The hotel featured a grand fountain in the courtyard, modeled after a water feature from the 1889 World’s Fair in Paris. The fountain, which shot water 180 feet in the air, became an attraction unto itself. Inside the hotel, a 25-foot waterfall cascaded into a pond in the center of the restaurant, where, for a while, trout were stocked and guests could select their dinner personally.

Hotel Colorado ENT.jpg

An entertaining space in Hotel Colorado.

Hotel Colorado became a frequent stopping point for wealthy travelers of the time. Presidents Teddy Roosevelt and William Taft both stayed at Hotel Colorado during their stints in office. In fact, while hunting in the early 1900s, Roosevelt stayed at the hotel many times. According to local lore, the famed “Teddy Bear”—as it came to be called—derived from Roosevelt’s time hunting in the Valley: After an unsuccessful bear hunt, the hotel staff gifted the former president with a patchwork bear named Teddy. (Hence, the extensive collection of Teddy Bears at the hotel gift shop today.)

Further adding to the hotel’s history, the U.S. Navy leased the building to use it as a hospital during World War II. During that time, many of the hotel’s 170 original fireplaces were covered (the brick was too porous for the sanitary needs of the hospital) and most of the furnishings lost.

Rooseveltm-balcony.jpg

President Teddy Roosevelt on the balcony of Hotel Colorado.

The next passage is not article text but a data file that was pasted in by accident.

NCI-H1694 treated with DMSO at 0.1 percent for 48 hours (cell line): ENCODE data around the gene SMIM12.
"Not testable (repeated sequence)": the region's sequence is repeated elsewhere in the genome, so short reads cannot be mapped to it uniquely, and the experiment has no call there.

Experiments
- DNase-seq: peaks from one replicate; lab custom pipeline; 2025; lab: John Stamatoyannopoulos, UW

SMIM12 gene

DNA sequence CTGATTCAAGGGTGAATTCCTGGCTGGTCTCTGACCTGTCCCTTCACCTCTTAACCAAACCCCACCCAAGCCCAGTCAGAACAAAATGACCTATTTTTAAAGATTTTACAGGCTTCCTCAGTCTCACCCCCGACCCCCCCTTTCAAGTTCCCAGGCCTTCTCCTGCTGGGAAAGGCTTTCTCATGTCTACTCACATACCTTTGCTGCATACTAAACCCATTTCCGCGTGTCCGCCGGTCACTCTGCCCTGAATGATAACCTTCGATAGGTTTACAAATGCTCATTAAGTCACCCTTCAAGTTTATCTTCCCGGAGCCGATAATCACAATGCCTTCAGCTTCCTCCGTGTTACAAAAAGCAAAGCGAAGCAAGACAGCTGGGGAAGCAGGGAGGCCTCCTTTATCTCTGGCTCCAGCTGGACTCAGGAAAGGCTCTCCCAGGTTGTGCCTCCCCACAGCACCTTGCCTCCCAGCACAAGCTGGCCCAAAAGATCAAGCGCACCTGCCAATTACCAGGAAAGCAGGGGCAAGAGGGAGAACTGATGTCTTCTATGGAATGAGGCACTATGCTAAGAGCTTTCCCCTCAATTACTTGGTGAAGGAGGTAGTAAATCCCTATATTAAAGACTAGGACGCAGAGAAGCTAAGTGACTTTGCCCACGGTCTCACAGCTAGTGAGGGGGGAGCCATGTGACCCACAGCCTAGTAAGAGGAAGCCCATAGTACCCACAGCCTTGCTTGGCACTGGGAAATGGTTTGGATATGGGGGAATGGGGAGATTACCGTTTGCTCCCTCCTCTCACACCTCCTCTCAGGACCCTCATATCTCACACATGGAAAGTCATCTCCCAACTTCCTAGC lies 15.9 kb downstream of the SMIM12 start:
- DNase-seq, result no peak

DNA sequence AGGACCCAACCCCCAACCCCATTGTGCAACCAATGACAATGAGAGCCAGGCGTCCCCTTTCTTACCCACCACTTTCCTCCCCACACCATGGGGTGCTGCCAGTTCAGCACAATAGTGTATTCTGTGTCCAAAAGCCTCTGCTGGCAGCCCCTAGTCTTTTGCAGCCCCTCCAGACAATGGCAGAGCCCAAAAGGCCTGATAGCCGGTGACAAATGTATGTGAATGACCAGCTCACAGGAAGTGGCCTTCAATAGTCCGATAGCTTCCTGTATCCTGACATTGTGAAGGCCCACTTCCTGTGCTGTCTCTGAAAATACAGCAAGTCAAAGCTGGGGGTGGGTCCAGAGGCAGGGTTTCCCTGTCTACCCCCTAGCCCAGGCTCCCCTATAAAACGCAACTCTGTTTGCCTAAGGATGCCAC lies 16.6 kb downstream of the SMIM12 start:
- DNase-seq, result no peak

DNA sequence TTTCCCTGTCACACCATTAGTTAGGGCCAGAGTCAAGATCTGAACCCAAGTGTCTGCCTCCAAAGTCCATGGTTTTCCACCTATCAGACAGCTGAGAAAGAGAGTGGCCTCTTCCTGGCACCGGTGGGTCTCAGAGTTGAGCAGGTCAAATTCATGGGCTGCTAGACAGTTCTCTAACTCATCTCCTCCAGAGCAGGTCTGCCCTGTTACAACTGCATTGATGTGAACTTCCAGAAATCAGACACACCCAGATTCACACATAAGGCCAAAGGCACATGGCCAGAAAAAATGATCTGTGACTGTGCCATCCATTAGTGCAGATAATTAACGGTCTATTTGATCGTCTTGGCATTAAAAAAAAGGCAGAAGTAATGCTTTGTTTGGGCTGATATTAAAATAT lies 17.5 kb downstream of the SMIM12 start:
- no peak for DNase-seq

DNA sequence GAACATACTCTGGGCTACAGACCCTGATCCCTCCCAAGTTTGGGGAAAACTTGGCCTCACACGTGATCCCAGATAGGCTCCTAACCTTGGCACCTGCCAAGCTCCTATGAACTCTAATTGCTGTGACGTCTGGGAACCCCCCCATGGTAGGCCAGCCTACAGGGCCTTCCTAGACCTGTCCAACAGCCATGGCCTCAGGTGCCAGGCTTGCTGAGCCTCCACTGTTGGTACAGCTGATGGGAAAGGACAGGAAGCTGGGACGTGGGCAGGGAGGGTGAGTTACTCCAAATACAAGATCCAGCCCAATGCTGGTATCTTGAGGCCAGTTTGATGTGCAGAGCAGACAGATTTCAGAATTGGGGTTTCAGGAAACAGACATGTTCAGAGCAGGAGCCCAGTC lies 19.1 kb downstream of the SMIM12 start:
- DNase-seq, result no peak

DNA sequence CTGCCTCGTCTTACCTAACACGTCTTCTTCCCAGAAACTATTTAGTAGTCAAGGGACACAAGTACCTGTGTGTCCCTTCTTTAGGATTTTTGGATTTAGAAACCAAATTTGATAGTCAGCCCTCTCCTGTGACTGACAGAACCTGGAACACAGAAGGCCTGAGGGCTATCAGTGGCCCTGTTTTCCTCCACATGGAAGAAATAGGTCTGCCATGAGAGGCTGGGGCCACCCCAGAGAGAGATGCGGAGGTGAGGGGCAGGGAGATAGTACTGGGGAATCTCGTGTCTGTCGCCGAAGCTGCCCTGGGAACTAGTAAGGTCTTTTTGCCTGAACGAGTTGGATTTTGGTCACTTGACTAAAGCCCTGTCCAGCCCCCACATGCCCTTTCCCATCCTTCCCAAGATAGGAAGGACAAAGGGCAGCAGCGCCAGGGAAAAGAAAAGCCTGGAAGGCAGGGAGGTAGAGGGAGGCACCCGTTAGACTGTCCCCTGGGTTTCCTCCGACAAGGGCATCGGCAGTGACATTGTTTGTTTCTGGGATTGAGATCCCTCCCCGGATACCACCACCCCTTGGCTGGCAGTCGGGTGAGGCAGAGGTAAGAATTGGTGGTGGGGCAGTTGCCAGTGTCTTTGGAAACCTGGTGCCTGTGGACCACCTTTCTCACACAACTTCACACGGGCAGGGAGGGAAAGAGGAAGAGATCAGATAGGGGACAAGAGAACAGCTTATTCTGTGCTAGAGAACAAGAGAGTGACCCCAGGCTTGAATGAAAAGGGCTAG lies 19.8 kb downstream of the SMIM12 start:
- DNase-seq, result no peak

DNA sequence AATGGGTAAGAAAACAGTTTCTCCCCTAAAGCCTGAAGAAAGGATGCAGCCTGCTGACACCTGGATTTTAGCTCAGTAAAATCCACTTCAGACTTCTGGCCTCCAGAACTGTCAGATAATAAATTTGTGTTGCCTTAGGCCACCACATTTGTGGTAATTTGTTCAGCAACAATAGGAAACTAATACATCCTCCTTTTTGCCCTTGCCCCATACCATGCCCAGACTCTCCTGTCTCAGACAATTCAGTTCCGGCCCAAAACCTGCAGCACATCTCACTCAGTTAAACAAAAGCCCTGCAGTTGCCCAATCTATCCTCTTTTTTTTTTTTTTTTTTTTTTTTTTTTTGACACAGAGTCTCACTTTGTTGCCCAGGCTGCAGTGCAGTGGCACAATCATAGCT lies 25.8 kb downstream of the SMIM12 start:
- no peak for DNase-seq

Today, Hotel Colorado’s 130 rooms are updated with modern creature comforts, making a stay there as lavish as it was in the early days.

hotelcolorado.com / (970) 945-6511

Redstone Castle

RSC - Ext.tif

Redstone Castle.

In 1902, deep in the Crystal River Valley, wealthy industrialist and coal magnate John Cleveland Osgood built a 23,000-square-foot castle.

The property, Redstone Castle, boasted 66 rooms and 14 fireplaces, all with different colored tile, a Russian-inspired dining room, a billiards room

(the original Brunswick pool table is still there),

and an English-style hall with a “peeping window” so Mrs. Osgood could observe her guests’ attire

before entering the room herself.

RSC - dining room.jpg

The dining room of Redstone Castle.

A marvel of craftsmanship, the castle featured an aluminum leaf ceiling in the library, multiple “balloon ceilings” (arched, lofted ceilings that required detailed work by hand), handmade wood inlay floors and hand-stenciled wall coverings. Despite the fact that a marble quarry existed only miles away, Osgood purchased marble from Italy to elevate the glamour of the design. (However, local marble was used in the entry to the basement.) The original steam-heat and forced-air system that heated the castle then are still used today.

Redstone Castle continues to be an extravagant and luxurious property thanks to an estimated 60 percent of its original furnishings remaining on-site, making a visit there feel like a step back in time. The current owners purchased the property in 2016 and have since performed extensive renovations, including restoring the original floor plan, helping return the property to its historical grandeur.

Most recently, with the help of the State Historical Fund, the owners completed a major exterior overhaul. And while all of the castle’s bathrooms still feature their original sinks and clawfoot tubs, the showers and plumbing have been updated to offer guests more modern amenities.

theredstonecastle.com / (970) 963-9656